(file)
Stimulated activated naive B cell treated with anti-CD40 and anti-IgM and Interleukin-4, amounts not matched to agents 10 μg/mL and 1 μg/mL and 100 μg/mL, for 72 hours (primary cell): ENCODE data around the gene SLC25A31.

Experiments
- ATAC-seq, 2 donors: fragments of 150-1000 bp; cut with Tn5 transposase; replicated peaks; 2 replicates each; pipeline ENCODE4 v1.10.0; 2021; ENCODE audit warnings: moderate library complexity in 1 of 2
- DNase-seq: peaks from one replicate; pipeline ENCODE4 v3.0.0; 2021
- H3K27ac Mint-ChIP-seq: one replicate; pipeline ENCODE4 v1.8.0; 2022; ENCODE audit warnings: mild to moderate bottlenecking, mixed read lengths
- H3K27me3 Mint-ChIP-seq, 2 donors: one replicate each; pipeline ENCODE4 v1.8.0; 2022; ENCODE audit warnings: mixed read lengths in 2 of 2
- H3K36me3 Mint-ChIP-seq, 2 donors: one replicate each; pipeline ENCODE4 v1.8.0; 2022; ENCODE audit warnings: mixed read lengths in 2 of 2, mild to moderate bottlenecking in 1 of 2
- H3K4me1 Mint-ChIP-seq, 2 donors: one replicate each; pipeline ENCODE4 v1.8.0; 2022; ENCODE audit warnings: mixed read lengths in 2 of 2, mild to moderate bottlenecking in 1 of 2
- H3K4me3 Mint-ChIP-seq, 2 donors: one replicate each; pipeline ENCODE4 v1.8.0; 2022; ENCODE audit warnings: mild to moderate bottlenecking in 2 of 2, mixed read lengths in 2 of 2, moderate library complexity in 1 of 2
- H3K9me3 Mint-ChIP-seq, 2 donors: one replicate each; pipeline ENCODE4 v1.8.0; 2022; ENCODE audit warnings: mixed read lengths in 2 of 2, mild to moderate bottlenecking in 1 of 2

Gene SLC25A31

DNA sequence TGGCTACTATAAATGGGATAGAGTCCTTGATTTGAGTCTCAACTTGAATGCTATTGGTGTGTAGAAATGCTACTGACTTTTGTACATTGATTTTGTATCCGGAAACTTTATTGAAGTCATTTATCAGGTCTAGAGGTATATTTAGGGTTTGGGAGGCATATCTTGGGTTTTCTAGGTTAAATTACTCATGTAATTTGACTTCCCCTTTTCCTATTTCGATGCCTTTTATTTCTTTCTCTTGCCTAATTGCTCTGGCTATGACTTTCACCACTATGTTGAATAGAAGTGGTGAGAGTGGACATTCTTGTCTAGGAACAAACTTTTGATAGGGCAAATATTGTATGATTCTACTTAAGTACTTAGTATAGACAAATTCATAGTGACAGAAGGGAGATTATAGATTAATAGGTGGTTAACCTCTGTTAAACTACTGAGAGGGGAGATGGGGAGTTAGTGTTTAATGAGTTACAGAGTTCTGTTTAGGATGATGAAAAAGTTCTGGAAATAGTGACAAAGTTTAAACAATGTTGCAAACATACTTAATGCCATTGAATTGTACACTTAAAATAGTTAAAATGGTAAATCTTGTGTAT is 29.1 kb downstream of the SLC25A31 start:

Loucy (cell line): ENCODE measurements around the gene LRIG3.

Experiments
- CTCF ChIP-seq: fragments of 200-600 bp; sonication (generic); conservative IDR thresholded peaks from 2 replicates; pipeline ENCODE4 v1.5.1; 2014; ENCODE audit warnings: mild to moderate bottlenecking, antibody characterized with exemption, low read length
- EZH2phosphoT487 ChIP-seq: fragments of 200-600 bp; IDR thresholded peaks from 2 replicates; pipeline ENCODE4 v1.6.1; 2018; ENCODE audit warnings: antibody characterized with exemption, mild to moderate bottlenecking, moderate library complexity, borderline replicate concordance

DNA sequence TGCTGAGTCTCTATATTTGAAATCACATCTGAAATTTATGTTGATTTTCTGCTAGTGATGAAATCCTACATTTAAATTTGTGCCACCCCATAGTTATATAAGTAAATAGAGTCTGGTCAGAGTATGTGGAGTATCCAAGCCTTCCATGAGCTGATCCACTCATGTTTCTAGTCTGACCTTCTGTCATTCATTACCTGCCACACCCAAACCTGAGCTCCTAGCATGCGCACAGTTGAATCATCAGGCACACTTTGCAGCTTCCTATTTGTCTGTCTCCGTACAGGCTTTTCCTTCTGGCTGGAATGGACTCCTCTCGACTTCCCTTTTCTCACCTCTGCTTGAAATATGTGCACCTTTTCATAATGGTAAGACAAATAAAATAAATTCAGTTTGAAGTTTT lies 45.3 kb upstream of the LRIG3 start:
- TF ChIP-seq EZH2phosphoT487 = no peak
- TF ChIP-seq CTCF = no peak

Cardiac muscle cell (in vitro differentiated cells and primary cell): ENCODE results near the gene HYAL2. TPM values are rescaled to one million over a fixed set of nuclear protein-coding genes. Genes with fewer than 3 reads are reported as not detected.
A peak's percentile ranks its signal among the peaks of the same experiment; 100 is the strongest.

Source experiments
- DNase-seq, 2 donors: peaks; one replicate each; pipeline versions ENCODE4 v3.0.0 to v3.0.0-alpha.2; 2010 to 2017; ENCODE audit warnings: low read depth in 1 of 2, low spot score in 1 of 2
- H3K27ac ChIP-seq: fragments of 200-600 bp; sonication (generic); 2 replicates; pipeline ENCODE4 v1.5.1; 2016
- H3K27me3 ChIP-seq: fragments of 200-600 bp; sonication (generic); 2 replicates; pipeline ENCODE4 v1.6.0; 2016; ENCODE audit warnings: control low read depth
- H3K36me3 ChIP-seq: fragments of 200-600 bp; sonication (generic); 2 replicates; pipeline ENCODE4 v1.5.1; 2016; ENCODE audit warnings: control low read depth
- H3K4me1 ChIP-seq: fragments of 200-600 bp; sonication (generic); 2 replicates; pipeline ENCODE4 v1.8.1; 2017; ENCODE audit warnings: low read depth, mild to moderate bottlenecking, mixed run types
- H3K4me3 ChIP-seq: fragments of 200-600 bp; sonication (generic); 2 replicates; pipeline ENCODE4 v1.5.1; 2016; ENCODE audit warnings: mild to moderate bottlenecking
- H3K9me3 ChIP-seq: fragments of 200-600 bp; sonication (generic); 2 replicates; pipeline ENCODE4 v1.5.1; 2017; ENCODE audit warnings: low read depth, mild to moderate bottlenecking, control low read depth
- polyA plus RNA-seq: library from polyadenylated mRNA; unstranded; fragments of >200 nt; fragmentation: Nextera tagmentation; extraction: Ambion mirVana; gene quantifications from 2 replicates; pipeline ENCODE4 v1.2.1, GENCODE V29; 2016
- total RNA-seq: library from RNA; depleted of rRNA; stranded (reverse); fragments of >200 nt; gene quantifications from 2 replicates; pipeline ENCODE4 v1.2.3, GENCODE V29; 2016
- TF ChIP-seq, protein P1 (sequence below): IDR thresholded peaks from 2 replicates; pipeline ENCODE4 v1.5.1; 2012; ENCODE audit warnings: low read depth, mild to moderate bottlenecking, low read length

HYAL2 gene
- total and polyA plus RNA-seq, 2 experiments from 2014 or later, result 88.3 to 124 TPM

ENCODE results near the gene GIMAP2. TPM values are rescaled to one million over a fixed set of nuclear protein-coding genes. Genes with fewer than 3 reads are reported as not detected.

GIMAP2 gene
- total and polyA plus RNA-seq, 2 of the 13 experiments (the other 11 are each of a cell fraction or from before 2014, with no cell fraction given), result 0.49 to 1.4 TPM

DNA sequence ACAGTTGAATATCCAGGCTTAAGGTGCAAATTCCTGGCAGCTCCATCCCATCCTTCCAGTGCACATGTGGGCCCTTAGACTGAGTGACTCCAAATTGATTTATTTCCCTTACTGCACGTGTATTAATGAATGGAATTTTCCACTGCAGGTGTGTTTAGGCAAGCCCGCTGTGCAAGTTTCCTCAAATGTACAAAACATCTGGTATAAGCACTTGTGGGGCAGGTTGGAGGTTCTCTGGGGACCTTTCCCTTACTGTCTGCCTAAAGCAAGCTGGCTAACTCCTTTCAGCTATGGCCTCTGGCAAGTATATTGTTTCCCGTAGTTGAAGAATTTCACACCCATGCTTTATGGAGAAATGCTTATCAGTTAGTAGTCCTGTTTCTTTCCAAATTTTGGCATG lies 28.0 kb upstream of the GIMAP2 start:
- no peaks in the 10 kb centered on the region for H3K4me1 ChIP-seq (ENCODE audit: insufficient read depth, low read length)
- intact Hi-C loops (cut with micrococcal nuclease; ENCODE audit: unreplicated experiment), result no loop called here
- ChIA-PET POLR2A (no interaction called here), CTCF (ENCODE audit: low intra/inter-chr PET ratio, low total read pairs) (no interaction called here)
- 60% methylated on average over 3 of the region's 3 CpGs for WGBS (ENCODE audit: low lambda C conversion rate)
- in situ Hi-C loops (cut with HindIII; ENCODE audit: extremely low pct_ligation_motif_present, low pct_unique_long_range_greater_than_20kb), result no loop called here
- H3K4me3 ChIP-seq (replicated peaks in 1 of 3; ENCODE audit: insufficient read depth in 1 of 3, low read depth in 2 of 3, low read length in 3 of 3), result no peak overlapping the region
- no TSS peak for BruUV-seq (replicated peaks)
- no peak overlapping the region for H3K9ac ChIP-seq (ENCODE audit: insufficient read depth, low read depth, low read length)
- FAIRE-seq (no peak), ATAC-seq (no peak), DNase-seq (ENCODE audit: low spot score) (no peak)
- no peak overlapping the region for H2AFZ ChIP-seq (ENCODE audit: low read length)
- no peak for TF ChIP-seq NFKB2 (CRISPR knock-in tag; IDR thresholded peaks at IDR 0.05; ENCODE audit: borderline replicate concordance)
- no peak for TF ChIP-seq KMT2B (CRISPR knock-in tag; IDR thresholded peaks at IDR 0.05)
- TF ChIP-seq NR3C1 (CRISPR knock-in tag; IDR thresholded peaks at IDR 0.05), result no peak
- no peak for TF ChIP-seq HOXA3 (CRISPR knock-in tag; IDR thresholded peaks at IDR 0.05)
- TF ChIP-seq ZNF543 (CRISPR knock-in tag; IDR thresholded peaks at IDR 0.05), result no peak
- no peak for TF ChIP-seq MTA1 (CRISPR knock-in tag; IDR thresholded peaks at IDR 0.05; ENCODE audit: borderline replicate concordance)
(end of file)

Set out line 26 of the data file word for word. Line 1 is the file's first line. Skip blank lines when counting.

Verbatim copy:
- H3K36me3 ChIP-seq: fragments of 200-600 bp; sonication (generic); 2 replicates; pipeline ENCODE4 v1.5.1; 2016; ENCODE audit warnings: control low read depth